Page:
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  • Managing Pet Weight Loss

  • There is research that shows that 40 years ago as few as 9% of cats and 3% of dogs were overweight. Today 41% of dogs and 33% of cats are overweight or obese, which is defined as the excessive accumulation of fat in the storage areas of the body, eventually contributing to adverse effects on health, well being and mortality.

    The destructive weight gain cycle in your pet starts with excess fat contributing to weight gain and additional stress on joints. This weight gain means your pet  becomes less active and start to experience muscle loss which can lead to signs of joint disease. Then the cycle continues as decreased activity can increase fat storage leading to obesity which contributes to the development of further negative health conditions.

    There are a number of factors that are risk factors for obesity in your pet including: access to food and diet composition, age, sex , whether your dog is desexed, and genetic makeup or breed.

    Talk to your VET about your pets current weight and find out their BCS body condition score. If your pet is overweight or obese then start a Pet diet and exercise program. Remember weight loss can be achieved through: regular exercise, adjusting calorieintake and regular re-evaluation of your pet’s body condition and a regular weigh in.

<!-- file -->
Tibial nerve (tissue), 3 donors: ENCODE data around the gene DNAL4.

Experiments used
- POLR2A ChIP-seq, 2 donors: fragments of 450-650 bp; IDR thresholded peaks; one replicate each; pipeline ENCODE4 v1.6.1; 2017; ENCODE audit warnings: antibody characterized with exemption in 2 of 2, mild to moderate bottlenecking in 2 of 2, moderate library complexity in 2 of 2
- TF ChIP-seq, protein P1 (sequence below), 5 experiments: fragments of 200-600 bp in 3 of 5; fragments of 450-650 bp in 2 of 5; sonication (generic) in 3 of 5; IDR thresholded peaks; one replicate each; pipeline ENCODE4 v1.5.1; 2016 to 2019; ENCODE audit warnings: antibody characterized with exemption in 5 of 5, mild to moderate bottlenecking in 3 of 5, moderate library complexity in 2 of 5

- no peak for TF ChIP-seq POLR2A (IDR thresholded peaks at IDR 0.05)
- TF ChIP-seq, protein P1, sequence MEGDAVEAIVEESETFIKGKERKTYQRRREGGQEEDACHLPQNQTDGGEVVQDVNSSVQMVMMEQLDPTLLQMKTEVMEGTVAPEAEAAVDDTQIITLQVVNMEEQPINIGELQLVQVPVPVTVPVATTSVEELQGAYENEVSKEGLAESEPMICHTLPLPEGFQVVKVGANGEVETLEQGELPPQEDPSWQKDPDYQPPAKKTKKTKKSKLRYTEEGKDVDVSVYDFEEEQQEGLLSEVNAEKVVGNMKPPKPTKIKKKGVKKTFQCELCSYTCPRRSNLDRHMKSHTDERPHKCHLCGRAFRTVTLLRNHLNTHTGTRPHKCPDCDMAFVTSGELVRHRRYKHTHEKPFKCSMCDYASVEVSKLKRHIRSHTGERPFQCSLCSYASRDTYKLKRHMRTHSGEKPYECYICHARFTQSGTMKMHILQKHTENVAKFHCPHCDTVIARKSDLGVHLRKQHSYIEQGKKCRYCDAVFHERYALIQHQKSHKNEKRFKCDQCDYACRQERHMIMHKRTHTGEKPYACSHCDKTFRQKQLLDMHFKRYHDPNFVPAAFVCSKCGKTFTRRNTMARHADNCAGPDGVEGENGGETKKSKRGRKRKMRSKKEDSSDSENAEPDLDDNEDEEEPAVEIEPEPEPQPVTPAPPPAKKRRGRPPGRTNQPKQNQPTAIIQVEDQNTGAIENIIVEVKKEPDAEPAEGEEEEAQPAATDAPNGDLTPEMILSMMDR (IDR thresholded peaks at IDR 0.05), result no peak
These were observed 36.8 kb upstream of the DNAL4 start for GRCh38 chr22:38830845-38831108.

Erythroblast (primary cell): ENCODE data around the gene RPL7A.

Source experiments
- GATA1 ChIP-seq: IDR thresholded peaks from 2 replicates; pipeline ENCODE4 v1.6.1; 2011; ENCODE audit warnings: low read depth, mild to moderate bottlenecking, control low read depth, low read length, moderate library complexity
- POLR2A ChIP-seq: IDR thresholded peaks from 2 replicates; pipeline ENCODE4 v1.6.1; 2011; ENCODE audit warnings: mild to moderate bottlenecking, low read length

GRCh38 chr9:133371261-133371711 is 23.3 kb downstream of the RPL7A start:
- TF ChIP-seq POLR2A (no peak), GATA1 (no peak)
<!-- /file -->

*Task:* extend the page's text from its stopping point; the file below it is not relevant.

Some points to assist may include accurate measurement of food intake using a cup or scales, changing to smaller meals to reduce begging, remove your pet from the table during the family meals, serve your pet a suitable low-calorie treats, increase the proportion of weight reducing wet food.

    Your VET can help by recommending a weight reducing dry food that has less energy but still meets overall health needs. The pet diet foods have less fat, adequate protein, addition of extra carbohydrate the addition of fermentable fibre that help to reduce stool volume, reduce constipation and support intestinal health.

    Overall the health benefits of weight loss for your pet are the same as for all of us and include reduce risk of diabetes, increased blood pressure, joint pain, arthritis and lameness, difficulty breathing, liver problems, constipation and skin problems. So, talk to your VET about a plan to increase your pets exercise if they are healthy and get them onto a weight loss food as part of their weight loss program. Ait will take time but will be worth it in the long term.